Medical Myths You Need to Break Right Now

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Chances are you have heard of Tuberculosis. It is a very well-known terminology. Tuberculosis, otherwise known as TB, is caused by an airborne bacteria spread from person to person. Many people fear this disease, as it affects the lungs and other areas of the body.

If untreated in an active state, it can also be inevitably deadly. But what are the truths and falsehoods about TB, how it is treated, and how can we clear up the stigma?

Is TB Highly Infectious?

There seem to be some misconceptions between regular TB and drug resistant TB.

One myth about Tuberculosis is that it is an aggressively infectious disease. This is simply not the case. It takes long, enclosed exposure to someone infected with the disease to contract it. Also, not everyone with TB is inherently contagious.

Another misconception is that TB is always active if you have it. This is also not the case. Reportedly, 90% of those infected with TB have a dormant case with no active symptoms. It is also reported the over 2 million people are diagnosed with TB worldwide. While latent TB can develop into active TB, it is not transmittable or physically detectable.

Your body will not fight TB unless it is necessary. Most cases of active TB occur in people who have lowered immune systems and are more susceptible to illness. Risk factors would include factors like autoimmune diseases, cancers, and HIV/ AIDs.

Another risk factor for active cases of TB is living in an underdeveloped country. In well-developed countries, risk factors decrease tremendously, and TB is highly manageable or curable if caught early. This is largely due to medical advancements and balanced diets.

It is best to be well-educated and aware of the causes, risk factors, and what we can potentially do to eradicate it.

Drug-Resistant Tuberculosis

Drug-resistant TB is a strain of TB that has become untreatable by antibiotics. When this happens, the drug can no longer kill the bacteria, leaving its host vulnerable. This means taking the prescribed treatment will do nothing for the patient.

Drug-resistant TB can occur when a person fails to take full treatment once diagnosed. It could also be caused by poor antibiotic quality. When this happens, the disease builds up strength to medication, causing it to become ineffective.

There are two types of known drug resistant TB. These are Multi-Drug Resistant TB (MDR TB) and Extensively Drug Resistant TB (XDR TB). MDR TB is resistant to the two main drugs isoniazid and rifampin. XDR TB is resistant to not only isoniazid and rifampin but also fluoroquinolone and one of three of the injectable treatments.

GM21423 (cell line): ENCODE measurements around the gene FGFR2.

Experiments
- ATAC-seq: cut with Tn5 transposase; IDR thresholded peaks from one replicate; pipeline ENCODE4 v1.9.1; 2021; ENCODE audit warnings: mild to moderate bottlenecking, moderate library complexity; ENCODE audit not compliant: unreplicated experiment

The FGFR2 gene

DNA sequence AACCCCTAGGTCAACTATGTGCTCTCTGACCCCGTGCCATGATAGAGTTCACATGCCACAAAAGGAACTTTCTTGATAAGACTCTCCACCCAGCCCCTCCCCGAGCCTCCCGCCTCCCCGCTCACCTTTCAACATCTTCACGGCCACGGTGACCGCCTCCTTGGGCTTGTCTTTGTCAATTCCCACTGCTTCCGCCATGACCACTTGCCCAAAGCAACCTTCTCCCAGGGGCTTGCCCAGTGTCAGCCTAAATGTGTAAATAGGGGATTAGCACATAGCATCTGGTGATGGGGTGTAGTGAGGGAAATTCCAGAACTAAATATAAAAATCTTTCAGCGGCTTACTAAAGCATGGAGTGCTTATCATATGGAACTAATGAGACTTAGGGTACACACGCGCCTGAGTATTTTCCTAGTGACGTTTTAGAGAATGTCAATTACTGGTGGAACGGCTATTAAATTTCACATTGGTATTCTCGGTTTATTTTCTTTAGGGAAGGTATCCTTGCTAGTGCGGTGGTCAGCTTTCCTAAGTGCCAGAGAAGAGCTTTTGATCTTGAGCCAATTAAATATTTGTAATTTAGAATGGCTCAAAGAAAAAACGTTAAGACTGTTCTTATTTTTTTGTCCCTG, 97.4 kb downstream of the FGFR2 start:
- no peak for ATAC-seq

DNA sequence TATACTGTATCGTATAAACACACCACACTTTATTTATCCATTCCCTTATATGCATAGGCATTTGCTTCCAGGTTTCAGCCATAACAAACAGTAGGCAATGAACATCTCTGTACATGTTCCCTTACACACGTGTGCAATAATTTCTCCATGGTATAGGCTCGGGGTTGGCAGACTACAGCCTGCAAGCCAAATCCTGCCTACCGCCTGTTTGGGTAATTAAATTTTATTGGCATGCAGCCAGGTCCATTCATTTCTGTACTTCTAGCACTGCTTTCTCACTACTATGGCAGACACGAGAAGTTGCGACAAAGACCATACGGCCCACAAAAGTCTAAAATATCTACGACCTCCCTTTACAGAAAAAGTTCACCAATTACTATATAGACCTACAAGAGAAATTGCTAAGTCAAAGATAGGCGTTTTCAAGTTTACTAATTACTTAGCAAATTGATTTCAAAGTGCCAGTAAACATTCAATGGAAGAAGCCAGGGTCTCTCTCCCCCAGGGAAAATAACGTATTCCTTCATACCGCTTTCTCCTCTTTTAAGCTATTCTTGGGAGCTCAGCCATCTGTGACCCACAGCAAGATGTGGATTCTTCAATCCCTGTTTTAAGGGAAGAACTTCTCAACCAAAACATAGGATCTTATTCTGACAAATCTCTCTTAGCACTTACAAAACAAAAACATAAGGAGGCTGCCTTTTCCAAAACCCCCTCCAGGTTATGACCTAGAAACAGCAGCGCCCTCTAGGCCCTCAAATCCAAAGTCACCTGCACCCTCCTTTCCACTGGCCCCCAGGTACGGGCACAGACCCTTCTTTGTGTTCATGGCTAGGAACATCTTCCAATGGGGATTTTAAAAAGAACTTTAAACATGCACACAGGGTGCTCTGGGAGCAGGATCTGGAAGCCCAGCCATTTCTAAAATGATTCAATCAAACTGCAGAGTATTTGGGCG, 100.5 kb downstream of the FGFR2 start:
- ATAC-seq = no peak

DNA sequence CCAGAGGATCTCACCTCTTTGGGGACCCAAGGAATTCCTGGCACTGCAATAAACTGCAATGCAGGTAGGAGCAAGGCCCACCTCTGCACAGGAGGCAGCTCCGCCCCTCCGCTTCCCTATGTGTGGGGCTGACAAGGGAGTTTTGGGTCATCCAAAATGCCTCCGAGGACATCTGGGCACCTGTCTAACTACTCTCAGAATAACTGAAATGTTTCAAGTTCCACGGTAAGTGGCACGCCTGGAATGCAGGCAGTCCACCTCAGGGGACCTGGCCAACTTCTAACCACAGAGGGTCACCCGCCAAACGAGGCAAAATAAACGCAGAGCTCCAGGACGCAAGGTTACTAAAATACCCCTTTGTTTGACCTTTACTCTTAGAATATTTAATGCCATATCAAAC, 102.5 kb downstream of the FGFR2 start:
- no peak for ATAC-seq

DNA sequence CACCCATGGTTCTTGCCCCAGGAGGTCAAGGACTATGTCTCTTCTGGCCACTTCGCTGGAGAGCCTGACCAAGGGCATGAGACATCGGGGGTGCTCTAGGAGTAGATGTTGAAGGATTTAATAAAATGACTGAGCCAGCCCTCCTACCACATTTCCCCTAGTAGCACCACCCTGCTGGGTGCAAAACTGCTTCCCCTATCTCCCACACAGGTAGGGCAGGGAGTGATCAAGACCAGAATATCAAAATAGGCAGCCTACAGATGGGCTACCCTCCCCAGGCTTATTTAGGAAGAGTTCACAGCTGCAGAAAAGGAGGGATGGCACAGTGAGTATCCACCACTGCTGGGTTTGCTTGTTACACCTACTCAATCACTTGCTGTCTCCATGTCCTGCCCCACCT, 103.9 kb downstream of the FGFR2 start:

XDR TB is especially concerning for those with HIV and other immunity-affected diseases.

What’s the Solution?

The fact is, bacterial diseases are resilient. They have a high chance of developing different strains and immunity to treatments. It is important to not over-treat diseases like TB, as this can cause an even bigger super TB to take precedence.

While modern medicine has been focused on eradicating the disease, new research shows that we should instead be studying the immunity of the disease. There are now over 600,000 cases of drug resistant TB emerging yearly.

The treatment for drug resistant TB is very risky. Not only does it have serious side effects, it is also quite pricey. Treatment can be very hard for some to afford, especially considering the time spent off work.

When it comes to the 2 million infected TB individuals, unless the disease becomes active, treatments should be used on a case by case basis. Researching more deeply as to how these people can be infected but not show it would be a great way for us to analyze how to naturally control it.

With the way strains can morph to become impenetrable against medicines, it is imperative to get to the root cause. If many people are being infected while seeming completely symptomatically unaffected, it would be a much better treatment option to discover why.

Overtreatment is not doing the job. Perhaps there will be a development soon in the world of TB where we can combat it with minimal risk.